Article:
Sex Pistol Johnny Rotten Calls Harry, Meghan 'Parasites': 'Shut Your Mouth'

Sex Pistols band member John "Johnny Rotten" Lydon, famous for co-writing the band's hit song "God Save The Queen," has called Prince Harry and Meghan Markle "parasites" during an interview on a U.K television show, adding, "if you don't want to be a public figure then shut your mouth."

Speaking to outspoken Harry and Meghan critic Piers Morgan on Thursday for his TalkTV show, Lydon revealed that he does not hold the royal couple in any great regard.

"I'm sorry, but I think that they've showed themselves to be parasites," he said in response to Morgan's asking what he thought of the couple's recent royal dramas.

"If you want to opt out of that family situation then please by all means do and go and work at McDonald's," he continued.

"But don't expect me to be still forking money out to support your nonsense. They seem to be amazingly ungrateful—or at least he is."

"If you don't want to be a public figure, then shut your mouth."

John Lydon Sex Pistols Harry Meghan Criticism
Sex Pistols band member John "Johnny Rotten" Lydon has called Prince Harry and Meghan Parasites while praising Queen Elizabeth II despite having co-written the punk anthem "God Save The Queen". Lydon (L) photographed March 9, 2019. And Harry and Meghan (R) photographed April 6, 2018. Amanda Edwards/WireImage/Max Mumby/Indigo/Getty Images

The British punk rock star was being interviewed about his hit song "God Save The Queen," as it celebrates its 45th anniversary.

It was released at the same time as Queen Elizabeth II's Silver Jubilee in 1977 and refers to her in the lyrics as "not a human being" and "not as she seems."

Discussing the song with Morgan, Lydon explained his remarks by stating that the song was never intended as a direct attack on the queen as a person, clarifying that: "it's very anti-monarchist but not anti-human."

"You must not assume that I'm completely dead against the royal family as human beings," he said.

"I am not. I'm actually really really proud of the queen for surviving and doing so well. I applaud her for that. That's a fantastic achievement. I just think if I am paying my tax money to support this system, I should have a say so on how it's spent."

Though he may have warmed over time to the queen, Lydon does not feel as optimistically generous towards the next in line to the throne, Prince Charles.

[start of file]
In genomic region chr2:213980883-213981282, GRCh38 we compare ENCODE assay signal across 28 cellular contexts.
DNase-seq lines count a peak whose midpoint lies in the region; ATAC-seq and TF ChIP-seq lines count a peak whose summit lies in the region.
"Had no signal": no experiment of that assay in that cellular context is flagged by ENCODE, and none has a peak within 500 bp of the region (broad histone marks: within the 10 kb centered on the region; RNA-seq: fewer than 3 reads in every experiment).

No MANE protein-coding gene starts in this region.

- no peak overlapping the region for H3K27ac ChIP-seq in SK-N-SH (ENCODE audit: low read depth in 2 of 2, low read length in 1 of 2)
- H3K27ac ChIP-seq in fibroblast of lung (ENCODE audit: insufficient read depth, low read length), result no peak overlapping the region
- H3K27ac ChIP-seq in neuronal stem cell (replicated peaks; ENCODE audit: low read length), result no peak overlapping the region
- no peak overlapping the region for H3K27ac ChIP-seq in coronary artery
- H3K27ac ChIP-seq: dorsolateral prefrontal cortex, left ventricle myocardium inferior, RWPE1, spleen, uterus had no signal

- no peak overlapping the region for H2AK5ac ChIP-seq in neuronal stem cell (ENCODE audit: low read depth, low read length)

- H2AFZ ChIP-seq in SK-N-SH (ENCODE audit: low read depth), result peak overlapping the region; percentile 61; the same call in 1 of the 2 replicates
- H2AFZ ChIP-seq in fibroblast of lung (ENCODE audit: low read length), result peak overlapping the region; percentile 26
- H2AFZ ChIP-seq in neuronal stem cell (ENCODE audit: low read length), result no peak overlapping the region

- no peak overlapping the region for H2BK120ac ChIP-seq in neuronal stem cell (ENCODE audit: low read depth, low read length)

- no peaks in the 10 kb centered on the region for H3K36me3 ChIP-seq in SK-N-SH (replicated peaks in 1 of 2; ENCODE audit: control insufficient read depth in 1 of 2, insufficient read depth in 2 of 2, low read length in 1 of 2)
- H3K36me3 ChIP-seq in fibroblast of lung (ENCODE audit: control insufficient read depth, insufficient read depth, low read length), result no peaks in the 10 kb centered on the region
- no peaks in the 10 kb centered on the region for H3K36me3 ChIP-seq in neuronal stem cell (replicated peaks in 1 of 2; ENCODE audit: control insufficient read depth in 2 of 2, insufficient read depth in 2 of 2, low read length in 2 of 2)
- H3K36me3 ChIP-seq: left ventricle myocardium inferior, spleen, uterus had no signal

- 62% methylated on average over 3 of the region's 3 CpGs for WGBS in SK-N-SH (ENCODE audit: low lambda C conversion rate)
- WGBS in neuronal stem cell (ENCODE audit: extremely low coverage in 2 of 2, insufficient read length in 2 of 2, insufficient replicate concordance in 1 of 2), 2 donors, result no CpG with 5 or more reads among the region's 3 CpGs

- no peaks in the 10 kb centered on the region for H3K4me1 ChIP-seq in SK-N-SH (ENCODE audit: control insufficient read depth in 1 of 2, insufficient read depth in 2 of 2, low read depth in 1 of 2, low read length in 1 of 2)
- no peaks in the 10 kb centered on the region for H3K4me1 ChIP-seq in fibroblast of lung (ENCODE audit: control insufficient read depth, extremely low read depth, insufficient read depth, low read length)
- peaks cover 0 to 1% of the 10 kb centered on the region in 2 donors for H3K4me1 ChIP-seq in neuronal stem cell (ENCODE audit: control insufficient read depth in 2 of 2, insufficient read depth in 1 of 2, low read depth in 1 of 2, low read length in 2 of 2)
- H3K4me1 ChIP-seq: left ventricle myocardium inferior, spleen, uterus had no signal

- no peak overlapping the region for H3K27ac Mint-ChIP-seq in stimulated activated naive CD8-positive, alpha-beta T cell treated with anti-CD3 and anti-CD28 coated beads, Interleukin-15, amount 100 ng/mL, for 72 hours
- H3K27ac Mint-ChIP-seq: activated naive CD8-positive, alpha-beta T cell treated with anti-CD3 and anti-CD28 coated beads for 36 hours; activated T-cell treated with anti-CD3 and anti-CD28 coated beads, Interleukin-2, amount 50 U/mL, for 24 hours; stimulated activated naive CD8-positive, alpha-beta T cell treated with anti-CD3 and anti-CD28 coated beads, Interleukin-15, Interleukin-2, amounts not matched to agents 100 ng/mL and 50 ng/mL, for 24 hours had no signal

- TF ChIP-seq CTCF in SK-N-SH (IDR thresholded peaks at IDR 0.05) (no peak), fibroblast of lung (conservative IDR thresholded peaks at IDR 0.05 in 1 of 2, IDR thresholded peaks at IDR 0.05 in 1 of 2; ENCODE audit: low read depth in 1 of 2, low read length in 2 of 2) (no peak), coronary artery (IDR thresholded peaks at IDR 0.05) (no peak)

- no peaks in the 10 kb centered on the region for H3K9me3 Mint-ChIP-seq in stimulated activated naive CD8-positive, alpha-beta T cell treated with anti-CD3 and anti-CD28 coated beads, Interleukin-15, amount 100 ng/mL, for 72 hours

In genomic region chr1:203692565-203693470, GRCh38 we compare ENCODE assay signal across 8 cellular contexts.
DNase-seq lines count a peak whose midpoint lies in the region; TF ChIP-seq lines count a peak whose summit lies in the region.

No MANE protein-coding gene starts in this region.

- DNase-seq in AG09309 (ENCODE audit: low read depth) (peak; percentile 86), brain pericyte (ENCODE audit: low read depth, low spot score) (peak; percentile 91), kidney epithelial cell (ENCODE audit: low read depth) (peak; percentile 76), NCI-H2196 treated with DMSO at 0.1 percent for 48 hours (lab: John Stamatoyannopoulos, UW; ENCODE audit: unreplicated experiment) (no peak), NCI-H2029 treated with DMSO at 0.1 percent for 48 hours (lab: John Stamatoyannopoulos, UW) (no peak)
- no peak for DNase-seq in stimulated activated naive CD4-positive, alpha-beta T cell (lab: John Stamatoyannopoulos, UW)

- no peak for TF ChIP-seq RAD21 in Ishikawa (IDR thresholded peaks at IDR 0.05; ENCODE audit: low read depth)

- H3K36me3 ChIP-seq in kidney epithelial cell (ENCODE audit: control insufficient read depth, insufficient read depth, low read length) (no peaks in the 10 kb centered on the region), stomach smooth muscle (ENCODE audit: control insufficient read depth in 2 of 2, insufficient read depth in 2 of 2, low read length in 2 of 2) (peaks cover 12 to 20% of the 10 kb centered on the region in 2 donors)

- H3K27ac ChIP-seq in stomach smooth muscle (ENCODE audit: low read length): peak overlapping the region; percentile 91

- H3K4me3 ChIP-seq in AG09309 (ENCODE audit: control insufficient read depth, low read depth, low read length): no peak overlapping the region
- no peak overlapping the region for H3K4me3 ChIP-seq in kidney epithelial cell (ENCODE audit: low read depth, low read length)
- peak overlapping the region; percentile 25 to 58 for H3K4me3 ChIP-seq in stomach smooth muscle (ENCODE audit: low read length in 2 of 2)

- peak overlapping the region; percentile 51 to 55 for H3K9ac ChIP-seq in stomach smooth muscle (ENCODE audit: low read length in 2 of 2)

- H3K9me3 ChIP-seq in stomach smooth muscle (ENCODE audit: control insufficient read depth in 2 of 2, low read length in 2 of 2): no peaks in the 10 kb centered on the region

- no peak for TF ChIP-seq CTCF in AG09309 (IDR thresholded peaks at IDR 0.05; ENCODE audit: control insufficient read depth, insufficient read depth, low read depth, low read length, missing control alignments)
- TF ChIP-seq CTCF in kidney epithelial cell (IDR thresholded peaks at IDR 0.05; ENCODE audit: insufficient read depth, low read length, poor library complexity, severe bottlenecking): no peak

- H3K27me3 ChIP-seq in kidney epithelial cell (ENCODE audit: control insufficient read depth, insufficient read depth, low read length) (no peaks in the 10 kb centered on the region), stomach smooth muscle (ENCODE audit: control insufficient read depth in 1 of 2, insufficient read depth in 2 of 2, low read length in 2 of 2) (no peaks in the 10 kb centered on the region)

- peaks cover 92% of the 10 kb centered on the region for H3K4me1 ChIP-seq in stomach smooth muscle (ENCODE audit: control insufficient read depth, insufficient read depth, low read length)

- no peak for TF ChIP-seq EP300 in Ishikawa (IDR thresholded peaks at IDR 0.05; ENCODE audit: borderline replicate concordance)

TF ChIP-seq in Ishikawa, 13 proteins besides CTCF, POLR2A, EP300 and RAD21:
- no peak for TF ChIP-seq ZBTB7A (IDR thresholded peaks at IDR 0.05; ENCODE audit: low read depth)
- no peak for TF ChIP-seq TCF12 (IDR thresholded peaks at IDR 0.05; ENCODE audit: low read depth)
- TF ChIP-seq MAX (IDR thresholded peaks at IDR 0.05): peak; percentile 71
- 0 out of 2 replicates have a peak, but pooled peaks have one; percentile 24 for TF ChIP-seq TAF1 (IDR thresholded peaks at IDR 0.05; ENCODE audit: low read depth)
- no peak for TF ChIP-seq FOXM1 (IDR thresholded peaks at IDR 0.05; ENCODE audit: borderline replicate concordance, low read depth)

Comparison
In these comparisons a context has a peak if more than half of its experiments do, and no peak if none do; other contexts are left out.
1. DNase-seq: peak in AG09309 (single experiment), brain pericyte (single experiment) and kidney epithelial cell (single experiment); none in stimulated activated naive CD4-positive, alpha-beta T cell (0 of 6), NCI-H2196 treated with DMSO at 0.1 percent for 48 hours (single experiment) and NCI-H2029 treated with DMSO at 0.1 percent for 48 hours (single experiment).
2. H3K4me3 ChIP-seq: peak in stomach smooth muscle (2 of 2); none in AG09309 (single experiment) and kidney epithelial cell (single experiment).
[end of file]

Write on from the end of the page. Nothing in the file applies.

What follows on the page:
"I think this is quite possibly the end of the monarchy," he told Morgan, "because Prince Charles isn't going to be able to handle it.

"This is the man that plays Pink Floyd to his cabbages," he concluded.

At the time of its release in 1977, "God Save The Queen" caused controversy and was banned by the BBC in the U.K, but despite this achieved a charting position of number two. However, speculation has arisen that the chart was manipulated to keep the song from the top spot.

The song's release in the jubilee year was not deliberate, Lydon claimed to Morgan, but it was a response to what was happening in society at the time.

During the 1970s, attitudes towards the monarchy were beginning to change as the U.K experienced a period of industrial decline and economic struggle. This period was represented in Season 3 of hit Netflix series The Crown which charts the life and reign of Queen Elizabeth II and her family.

"God Save The Queen" by the Sex Pistols has experienced revivals in popularity around the time of the monarch's golden and diamond jubilees, and is to be re-released on vinyl for the Platinum Jubilee this year.

The jubilee signifies the 96-year-old queen's 70th year on the throne and will be marked with a central weekend of celebrations in early June.

The events will be attended by various members of the royal family, including Harry and Meghan who have announced that they will be making their first family visit to the U.K. for the occasion.

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